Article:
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Warm Dust - Peace For Our Time CD (album) cover


Warm Dust


Jazz Rock/Fusion

3.48 | 23 ratings

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Sean Trane
Special Collaborator
Prog Folk
4 stars 3.85 stars really!!!

Second album from this English brass rock band, that was a bit the answer to Chicago Transit authority mixed with some Caravan and some Dutch/Holland Solution. Actually it is interesting to note that England had The Greatest Show On Earth, If and Warm Dust (and to a lesser extent Colosseum) to answer to American's giants of brass rock (which automatically induced a jazz feel without being the typical jazz-rock): Blood Sweat & Tears, Chicago, Electric Flag and The Flock. None of course would match the New World's candidates for commercial success, but artistically the balance tips a whole lot more evenly. Lead by singer Les "Dansfield" Walker, the sextet had a double sax attack, even if both handled other duties (namely second keyboard and guitar), but as far as the proghead is concerned only first KB man Paul Carrack would face further success (first in new wave group squeeze, than later as a collab in later Steve Hackett albums), but their three albums are definitely worth a listen.

This second album is a conceptual story based on the successive recent wars, punctuated by extracts of a Chamberlain speech spoken in 1938, then extrapolated to speak of further conflicts. Graced with an explicit war-like gatefold artwork (and some unsettling inner-fold war horrors-related pictures as well), the project was not only ambitious, it was idealist (a product of its time) and by today's standards might seem a little too pretentious for its own good. If I spoke above of brass rock, it is mostly in the regard that there are indeed many "brass" instruments - even if saxes and flutes are woodwind instruments because of the reed, but I never heard of Reed Rock (Reed Lover however..;-) - it is partly because of the songwriting (allowing for much space for wind instrument arrangements) that provides the typical sound that early Chicago or If expanded so well upon.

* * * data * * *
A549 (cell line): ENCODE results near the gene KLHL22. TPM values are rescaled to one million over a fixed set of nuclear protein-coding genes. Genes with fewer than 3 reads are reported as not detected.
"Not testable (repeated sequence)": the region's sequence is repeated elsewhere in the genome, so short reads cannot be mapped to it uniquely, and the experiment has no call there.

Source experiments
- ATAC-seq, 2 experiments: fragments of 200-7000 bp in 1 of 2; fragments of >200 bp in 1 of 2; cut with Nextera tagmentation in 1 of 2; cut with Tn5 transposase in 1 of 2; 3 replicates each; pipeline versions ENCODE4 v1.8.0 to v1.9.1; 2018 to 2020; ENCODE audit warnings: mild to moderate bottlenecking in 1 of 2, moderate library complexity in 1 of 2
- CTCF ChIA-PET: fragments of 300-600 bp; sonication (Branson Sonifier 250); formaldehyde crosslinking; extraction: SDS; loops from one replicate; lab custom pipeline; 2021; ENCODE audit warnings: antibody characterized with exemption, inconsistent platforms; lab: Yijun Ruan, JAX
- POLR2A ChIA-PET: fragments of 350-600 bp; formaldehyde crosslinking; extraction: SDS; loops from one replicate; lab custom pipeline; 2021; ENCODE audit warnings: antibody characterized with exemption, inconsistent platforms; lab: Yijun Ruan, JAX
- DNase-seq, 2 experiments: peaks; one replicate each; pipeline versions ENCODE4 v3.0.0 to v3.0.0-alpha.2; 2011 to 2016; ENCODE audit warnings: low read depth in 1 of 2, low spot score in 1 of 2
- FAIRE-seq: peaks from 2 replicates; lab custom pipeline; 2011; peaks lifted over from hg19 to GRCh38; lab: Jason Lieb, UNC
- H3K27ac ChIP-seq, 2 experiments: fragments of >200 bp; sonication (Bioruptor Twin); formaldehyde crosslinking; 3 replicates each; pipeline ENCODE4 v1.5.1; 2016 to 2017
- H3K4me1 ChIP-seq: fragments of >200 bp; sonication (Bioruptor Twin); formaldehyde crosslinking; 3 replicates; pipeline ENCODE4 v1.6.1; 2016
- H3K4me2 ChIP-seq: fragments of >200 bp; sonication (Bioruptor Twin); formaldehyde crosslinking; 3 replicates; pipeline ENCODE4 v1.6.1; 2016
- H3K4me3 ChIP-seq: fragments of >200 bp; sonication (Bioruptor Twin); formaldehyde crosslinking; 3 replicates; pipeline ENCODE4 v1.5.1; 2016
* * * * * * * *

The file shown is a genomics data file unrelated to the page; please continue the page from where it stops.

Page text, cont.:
Starting on the superb and dramatic Blood Of Our Fathers, without wild and spine- chilling throat-splitting winds and a superb vocal line, PFOT is heading towards a small- undiscovered prog gem status, almost right away. The following Wind Of Change is less enthralling, but although of more ordinary standards, by all means not any less progressive in its songwriting. The third track, Justify, is a lengthy organ-driven blues- rock interrupted by a slow starting gloomy mid-section (which incorporates the then- obligatory drum solo), then returning to the previous blues-rock.

The flipside is composed of five shorter tracks, which build up on their usual formula. Rejection is delicate slow builder where Carrack's Rhodes and Hammond are taking the lion's share of the work with Surguy's flute (I'm guessing it's him, here) floating lightly above, but ensues a bunch of well written chord changes and brilliant playing are making this track one of the highlights of the album. The following tracks are all plenty of excellent prog twists and tricks that should please almost every progheads including the most demanding ones, such as yours truly. However the last two tracks Wrote A Letter and Peace Of Mind fail to enthral me as much as the early part of the album did. Both are very standard conservative almost soul-ish songs where way too few things are happening to raise our enthusiasm or even maintain it at a good level.

While hardly revolutionary or even groundbreaking Warm dust's second album is a rather unearthed rough gem, that has its flaws (mostly the concept narrations), but its value is no less appreciable. I will round up this album's rating to the upper unit, thus giving it an essential label that must be taken carefully, as one must be sure that he will enjoy the early UK proto-prog (in the non-PA sense of the word) peppered with much horns and take it in regards with the rest of the group's discography.

Sean Trane | 4/5 |


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